President Donald Trump's March 16 proposal to cut the National Institutes of Health's fiscal year 2018 spending by nearly $6 billion, or about 18%, and take another $1.2 billion from the current year would be a draconian measure that would set the agency's budget back 15 years, said former Vice President Joe Biden.
"This is no time to undercut progress, for God's sake," Biden told an audience April 3 in Washington at the annual meeting of the American Association for Cancer Research.
"We are standing on the cusp of delivering the promise of decades of research to develop new technologies and therapies; on the cusp of fundamentally transforming the impact of cancer on our society; on the cusp of saving and extending the lives of Americans," said Biden, who led President Barack Obama's Cancer Moonshot initiative, which is aimed at achieving a decade's worth of research and development progress in five years. "It's time to double down, time to be sure we can deliver on the promise of science and technology to extend and improve lives."
But Rep. Kevin Yoder, R-Kan., who calls himself a fiscal conservative, said regardless of who is operating the White House, Congress has not changed its views on funding the NIH and biomedical research.
"I'm here to reassure you that this continues to be a priority for this Congress, for the elected representatives in Washington, to fund cancer research, to fund the NIH," Yoder said during a panel discussion after Biden spoke. "It continues to be a heavy priority for us."
Yoder's remarks aligned with what Rep. Tom Cole, R-Okla., chairman of the House Appropriations Subcommittee on Labor, Health and Human Services, Education and Related Agencies, said during a March 29 hearing: Congress has no intention of cutting NIH funds and likely is looking to increase them.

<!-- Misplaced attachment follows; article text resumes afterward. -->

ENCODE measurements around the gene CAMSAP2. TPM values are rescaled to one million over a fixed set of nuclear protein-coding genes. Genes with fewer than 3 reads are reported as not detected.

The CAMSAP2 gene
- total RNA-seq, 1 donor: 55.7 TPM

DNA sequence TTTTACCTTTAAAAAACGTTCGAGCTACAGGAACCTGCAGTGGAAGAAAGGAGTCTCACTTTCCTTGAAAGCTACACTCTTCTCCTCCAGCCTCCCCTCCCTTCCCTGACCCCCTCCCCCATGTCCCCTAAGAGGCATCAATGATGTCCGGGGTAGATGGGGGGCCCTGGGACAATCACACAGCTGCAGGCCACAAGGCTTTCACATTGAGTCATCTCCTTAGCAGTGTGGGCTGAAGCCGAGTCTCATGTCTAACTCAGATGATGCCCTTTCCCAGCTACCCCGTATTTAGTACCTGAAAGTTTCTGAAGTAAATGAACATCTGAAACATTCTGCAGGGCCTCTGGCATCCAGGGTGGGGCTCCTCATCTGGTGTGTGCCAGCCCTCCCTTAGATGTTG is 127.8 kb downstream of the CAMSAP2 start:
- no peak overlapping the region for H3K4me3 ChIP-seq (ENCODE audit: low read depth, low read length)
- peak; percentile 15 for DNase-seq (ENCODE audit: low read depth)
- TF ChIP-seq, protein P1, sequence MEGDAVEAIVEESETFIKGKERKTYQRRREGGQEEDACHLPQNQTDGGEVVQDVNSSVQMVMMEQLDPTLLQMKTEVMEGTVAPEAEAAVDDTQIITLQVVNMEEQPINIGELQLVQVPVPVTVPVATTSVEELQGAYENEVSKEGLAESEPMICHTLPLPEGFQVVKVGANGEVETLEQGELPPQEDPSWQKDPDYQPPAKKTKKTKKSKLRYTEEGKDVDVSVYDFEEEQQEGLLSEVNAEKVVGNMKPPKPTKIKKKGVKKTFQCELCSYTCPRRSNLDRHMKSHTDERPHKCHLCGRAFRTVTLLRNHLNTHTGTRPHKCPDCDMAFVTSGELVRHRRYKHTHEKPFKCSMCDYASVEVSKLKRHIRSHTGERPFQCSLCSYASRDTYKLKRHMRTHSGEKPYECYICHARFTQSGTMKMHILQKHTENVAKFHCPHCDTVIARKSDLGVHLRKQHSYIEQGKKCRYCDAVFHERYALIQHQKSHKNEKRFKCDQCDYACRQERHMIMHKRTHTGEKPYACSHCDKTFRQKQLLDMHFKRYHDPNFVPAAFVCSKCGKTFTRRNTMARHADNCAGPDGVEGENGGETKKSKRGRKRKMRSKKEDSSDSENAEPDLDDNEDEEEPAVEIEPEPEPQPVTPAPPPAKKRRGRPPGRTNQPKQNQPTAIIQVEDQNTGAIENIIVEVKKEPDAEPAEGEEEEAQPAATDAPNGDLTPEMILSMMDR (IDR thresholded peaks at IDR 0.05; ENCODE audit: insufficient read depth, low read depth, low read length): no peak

"Many of us see this as not another line item on the budget, not some part of some budget war, but something that is really fundamental to who we are as an American people and a prioritization of what matters in this country and in this Congress," Yoder said. "This is an issue that, of course, affects both political parties equally."
"Cancer knows no political party," he added.
Yoder noted he led an effort in November 2015 by 100 Republicans, including members of the House Freedom Caucus — some of the staunchest conservatives on Capitol Hill — to more than double the increase Obama sought for the NIH for fiscal year 2016.
"We all want to save lives in our communities," the Kansas Republican said.
National defense, economic stimulus and fiscal responsibility
Yoder said he considered NIH funding, including for cancer research, a national defense issue.
If there were 600,000 lives lost every year to terrorism like in the case of cancer, "there would be an immediate demand to spend every dollar at our disposal to beef up our defenses," Yoder said.
He said ensuring the NIH is properly funded also is an economic development issue for Americans — a point of view promoted by the agency's director, Francis Collins, who told S&P Global Market Intelligence in December 2016 he thought biomedical research was the best way to stimulate jobs in the U.S.
Like Collins, Yoder cited the 178-fold return on investment of the NIH's Human Genome Project — an international research effort to sequence and map all genes — as the greatest example of biomedical research putting money back into the U.S. economy.
"It's also a fiscal responsibility issue," Yoder said, noting that curing diseases like cancer, Alzheimer's or Parkinson's will ultimately save Medicare, Medicaid and other federal government programs billions of dollars.
"A failure to invest is penny wise and pound foolish," he said.
The best way to demonstrate to lawmakers and policymakers that federal funds are necessary and are being spent sensibly is to relate personal stories about the purpose of the research, Yoder said.
Biden also urged the biomedical research community to choose projects "where the biggest bang for the buck is."
For research related to the Cancer Moonshot, he advised scientists to follow the recommendations laid out in 2016 by the "blue ribbon panel" he convened.
"We must be sure that we are funding collaborative projects that amplify your brilliant research and deliver results for patients," said Biden, whose nonprofit foundation plans to soon launch its own cancer initiative.
"The public will continue to support us overwhelmingly and exponentially more if we demonstrate that we're using their dollars wisely," he said.